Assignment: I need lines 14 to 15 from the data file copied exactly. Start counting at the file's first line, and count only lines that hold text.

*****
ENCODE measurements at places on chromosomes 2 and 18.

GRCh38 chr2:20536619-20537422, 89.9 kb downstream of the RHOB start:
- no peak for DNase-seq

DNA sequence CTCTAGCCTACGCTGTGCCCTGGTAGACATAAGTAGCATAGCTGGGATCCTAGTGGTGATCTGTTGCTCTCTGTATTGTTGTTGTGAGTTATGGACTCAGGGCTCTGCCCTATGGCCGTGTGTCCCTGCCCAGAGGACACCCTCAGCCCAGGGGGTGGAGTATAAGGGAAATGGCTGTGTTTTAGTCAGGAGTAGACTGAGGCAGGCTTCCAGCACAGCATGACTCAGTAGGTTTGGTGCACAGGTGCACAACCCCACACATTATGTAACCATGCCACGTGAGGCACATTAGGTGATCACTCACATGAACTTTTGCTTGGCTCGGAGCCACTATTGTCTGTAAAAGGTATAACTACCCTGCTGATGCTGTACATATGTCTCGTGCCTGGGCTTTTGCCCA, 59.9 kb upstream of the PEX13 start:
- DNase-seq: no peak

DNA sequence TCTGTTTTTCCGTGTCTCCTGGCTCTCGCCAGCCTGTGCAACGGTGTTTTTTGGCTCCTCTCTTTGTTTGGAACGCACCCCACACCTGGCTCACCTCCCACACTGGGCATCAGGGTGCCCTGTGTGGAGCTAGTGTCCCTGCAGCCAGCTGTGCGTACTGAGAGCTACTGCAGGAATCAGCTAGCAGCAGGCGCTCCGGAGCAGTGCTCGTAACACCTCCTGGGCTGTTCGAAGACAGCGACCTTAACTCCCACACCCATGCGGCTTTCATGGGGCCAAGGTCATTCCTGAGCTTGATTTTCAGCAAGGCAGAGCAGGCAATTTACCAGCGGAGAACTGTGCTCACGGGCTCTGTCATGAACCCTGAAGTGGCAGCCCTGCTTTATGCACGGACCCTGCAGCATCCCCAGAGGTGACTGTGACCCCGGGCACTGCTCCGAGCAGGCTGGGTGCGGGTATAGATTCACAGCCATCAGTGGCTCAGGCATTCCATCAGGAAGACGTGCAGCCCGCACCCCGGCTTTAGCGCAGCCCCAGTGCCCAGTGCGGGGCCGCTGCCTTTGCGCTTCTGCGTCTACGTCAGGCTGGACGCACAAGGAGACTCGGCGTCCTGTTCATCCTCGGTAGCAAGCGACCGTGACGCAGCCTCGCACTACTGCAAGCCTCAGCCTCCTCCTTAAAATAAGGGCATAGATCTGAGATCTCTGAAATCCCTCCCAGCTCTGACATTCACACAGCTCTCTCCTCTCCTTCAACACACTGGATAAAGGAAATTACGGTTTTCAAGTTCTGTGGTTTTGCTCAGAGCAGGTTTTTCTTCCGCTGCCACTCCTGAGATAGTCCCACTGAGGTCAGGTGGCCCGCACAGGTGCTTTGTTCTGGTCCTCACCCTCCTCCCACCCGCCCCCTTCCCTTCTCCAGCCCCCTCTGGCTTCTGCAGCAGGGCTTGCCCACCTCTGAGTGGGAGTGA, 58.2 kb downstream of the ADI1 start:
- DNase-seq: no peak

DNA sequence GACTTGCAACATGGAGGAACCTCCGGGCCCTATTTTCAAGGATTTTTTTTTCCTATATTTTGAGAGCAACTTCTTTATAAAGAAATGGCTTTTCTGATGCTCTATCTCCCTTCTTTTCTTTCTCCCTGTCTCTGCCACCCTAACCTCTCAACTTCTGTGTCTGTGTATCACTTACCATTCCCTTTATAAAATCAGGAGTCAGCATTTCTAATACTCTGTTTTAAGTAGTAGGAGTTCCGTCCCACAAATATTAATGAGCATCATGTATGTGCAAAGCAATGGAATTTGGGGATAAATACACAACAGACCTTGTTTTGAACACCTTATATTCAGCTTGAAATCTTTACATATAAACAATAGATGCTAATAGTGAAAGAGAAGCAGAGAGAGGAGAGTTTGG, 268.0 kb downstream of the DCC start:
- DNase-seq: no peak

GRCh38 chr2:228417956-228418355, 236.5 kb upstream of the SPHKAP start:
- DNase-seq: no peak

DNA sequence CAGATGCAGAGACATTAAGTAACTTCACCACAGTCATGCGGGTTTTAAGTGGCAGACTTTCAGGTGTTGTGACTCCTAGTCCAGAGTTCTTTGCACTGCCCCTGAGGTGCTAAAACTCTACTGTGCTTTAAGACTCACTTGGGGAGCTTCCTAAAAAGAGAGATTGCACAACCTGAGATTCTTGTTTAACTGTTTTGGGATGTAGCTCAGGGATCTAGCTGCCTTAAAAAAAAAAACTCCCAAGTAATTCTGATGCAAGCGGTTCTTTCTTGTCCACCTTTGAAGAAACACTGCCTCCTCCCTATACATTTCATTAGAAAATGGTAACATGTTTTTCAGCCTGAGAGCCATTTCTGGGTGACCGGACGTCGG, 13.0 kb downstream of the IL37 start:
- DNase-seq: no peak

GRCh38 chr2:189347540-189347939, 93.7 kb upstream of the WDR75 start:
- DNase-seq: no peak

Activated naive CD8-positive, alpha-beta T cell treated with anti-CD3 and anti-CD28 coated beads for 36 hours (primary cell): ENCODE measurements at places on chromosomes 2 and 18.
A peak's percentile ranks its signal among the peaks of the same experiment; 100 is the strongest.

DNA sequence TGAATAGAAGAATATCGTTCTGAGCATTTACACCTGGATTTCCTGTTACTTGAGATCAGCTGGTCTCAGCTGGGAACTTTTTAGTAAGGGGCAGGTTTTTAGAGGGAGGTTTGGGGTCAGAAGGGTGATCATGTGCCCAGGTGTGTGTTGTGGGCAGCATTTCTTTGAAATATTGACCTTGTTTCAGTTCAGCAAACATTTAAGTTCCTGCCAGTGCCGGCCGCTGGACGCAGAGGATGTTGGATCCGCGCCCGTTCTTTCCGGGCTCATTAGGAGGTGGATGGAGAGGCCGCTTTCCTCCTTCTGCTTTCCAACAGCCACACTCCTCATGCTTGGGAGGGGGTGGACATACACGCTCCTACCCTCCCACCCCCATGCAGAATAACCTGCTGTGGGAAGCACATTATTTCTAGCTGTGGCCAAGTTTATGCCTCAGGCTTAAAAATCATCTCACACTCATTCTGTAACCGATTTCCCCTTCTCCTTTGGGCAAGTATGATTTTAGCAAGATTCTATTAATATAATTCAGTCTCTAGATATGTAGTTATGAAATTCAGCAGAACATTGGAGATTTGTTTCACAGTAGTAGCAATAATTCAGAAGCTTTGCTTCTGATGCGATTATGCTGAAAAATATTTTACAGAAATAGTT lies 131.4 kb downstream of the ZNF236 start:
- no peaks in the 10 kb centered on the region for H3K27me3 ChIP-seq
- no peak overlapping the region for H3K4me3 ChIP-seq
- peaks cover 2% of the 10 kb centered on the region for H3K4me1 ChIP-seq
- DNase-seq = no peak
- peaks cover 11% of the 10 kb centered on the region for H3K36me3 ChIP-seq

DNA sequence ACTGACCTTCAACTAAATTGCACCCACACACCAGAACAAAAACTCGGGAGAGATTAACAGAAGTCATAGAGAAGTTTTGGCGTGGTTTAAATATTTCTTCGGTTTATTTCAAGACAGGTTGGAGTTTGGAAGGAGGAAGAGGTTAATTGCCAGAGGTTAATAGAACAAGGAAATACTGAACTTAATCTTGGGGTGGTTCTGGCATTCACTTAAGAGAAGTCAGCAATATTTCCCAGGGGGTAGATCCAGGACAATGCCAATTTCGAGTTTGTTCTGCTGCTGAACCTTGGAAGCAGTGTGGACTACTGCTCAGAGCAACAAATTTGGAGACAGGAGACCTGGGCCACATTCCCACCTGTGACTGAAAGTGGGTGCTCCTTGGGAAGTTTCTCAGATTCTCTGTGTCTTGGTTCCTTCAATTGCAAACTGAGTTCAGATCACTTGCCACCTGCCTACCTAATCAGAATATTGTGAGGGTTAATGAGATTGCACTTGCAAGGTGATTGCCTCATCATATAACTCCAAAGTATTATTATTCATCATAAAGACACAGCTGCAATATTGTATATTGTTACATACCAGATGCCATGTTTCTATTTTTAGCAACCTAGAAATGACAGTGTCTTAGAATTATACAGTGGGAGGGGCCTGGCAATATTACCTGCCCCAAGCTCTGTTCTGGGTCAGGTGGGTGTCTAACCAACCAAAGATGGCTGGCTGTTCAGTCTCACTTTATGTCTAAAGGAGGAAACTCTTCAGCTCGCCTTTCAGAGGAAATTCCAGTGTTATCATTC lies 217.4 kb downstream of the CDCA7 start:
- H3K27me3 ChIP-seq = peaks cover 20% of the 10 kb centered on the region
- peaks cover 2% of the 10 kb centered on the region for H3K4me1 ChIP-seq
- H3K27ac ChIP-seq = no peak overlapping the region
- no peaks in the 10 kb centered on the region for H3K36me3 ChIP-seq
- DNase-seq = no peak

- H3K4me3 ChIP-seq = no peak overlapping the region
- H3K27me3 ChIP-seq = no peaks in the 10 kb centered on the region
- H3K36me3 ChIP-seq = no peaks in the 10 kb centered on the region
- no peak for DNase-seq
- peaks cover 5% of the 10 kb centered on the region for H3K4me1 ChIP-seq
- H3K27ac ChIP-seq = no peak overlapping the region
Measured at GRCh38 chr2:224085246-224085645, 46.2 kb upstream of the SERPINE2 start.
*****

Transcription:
GRCh38 chr2:189347540-189347939, 93.7 kb upstream of the WDR75 start:
- DNase-seq: no peak